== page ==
Orlando Patterson [From The Du Bois Institute's

Something has gone terribly wrong in the way we view and talk about race in America. At present the dialogue is dominated by the extremes. A strange convergence has emerged between the extremes. On the left the nation is misled by an endless stream of traps and books and studies that deny any meaningful change in America's, and I'm quoting titles here, two nations, decry the myth of black progress, more the dream deferred, dismiss African-American middle-class and their achievement as volunteer slavery, pronounce African-American men an endangered species and apocolyptically announce the latest title, the coming race war.

On the right there is complete, indeed even gleeful, agreement of this dismal portrait, imagery of fast, losing ground, except that the road to racial hell has been paved by the very policies intended to help to solve the problem are painted by the dream and the nightmare of cultural changes in the 60s and overbreeding and educational integration of the inferior African - Americans and low class whites and genetically situated on the wrong tail of the IQ bell curve. [LAUGHTER]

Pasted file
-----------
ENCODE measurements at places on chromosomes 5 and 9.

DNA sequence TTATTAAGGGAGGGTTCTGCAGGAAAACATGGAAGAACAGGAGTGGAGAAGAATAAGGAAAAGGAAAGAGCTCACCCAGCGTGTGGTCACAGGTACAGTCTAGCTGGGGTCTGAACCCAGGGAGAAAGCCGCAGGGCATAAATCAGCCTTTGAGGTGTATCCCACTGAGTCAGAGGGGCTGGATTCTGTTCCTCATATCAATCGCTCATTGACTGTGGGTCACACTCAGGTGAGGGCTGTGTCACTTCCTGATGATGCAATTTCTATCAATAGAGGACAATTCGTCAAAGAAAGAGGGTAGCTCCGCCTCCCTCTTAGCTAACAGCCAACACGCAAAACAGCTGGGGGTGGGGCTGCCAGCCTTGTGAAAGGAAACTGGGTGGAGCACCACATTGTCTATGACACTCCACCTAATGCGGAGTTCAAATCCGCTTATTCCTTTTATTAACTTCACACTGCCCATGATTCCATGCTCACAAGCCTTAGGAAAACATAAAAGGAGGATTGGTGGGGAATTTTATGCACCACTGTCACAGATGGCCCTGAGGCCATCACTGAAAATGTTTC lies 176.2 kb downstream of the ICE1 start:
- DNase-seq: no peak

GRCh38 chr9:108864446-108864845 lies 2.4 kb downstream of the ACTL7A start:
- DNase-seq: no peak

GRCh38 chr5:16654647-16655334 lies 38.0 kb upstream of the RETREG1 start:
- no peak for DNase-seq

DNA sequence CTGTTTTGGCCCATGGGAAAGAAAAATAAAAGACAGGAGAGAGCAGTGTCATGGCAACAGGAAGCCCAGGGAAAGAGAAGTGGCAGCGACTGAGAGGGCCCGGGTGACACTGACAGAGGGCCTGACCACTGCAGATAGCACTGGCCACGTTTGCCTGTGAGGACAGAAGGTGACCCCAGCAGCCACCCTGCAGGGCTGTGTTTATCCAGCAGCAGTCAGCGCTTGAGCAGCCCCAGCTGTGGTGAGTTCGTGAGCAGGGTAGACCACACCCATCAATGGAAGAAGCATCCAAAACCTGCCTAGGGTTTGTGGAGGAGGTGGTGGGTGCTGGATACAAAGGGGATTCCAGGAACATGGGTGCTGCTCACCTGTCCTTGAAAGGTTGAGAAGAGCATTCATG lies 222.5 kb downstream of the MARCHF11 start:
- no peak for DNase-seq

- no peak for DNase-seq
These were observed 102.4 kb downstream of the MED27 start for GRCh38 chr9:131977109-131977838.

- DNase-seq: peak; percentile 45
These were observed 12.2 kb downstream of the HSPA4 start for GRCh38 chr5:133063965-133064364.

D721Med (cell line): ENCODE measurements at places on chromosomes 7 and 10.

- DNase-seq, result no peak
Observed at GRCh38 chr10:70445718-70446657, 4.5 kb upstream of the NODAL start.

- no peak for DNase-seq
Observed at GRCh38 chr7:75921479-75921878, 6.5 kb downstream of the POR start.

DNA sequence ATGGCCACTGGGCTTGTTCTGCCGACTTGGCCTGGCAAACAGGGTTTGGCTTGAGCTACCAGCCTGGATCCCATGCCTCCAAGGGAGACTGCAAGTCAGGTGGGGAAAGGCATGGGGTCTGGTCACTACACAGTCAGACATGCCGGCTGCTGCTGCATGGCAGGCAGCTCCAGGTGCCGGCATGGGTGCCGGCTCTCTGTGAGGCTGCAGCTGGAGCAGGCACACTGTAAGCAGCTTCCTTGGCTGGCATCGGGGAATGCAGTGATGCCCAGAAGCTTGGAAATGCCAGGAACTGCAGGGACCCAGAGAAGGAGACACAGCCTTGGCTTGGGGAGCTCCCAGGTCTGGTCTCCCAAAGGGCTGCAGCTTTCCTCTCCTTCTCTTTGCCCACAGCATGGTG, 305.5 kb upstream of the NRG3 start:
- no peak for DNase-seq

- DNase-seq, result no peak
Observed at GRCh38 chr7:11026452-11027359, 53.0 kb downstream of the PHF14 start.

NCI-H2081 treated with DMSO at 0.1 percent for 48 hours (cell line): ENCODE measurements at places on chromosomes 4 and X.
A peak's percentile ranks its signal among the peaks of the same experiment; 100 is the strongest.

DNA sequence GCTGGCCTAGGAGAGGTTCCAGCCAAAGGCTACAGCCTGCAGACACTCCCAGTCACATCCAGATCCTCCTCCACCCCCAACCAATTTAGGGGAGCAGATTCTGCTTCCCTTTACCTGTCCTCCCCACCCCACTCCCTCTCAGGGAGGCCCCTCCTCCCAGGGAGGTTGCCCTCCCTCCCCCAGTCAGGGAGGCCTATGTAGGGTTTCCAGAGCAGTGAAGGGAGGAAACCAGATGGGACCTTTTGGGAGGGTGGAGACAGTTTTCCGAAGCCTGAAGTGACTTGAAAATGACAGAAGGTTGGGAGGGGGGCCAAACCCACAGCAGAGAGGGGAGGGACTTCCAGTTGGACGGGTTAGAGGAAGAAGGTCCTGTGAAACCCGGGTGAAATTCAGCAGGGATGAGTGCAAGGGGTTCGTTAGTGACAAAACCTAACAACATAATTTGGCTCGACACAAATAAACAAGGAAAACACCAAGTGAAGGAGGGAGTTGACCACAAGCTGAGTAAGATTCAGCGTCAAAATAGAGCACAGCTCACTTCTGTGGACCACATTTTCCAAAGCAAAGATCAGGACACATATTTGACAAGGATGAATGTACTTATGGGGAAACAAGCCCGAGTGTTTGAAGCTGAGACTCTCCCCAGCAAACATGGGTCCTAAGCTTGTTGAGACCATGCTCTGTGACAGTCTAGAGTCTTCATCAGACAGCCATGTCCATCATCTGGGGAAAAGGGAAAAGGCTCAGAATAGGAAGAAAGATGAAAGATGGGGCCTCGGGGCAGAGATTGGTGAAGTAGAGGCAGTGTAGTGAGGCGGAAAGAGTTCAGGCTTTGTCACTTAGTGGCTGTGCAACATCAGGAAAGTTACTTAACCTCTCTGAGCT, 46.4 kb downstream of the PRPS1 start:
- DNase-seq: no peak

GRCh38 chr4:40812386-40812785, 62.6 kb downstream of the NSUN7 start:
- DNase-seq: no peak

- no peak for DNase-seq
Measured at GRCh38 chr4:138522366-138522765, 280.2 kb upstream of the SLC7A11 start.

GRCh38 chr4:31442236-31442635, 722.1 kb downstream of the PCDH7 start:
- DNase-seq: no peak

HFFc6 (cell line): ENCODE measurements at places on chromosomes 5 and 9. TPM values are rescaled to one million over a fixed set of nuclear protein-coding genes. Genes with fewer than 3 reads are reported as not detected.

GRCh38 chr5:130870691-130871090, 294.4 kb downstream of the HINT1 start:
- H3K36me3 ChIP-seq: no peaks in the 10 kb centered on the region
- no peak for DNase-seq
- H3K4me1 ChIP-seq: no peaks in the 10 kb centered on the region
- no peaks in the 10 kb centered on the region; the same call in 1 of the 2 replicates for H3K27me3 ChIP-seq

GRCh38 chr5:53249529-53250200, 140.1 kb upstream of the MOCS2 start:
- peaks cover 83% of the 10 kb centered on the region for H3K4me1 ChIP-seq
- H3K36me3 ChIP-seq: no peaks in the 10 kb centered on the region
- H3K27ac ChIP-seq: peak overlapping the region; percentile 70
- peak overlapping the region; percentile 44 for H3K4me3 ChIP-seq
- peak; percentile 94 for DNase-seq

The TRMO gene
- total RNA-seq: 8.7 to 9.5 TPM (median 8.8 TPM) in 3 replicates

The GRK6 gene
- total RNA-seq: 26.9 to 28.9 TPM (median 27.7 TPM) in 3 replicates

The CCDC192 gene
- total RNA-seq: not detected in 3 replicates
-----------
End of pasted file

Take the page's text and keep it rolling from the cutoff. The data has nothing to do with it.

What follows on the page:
If it is true that a racial crisis persists in America, this crisis is as much born of perception and interpretation as of actual socioeconomic inter-ethnic realities. The source of this misperception varies. There is first the tendency to racialize all problems, problems that are essentially class problems inevitably become redefined as racial problems.

We have a problem of inequality in this country. The levels of inequality have been increasing and they are obscene when one contrasts the income of the average chief executive with the average worker, but this cuts across all ethnic groups. This is not a race problem, this is a problem of American economy and American society and America's attitude towards distribution of this income.



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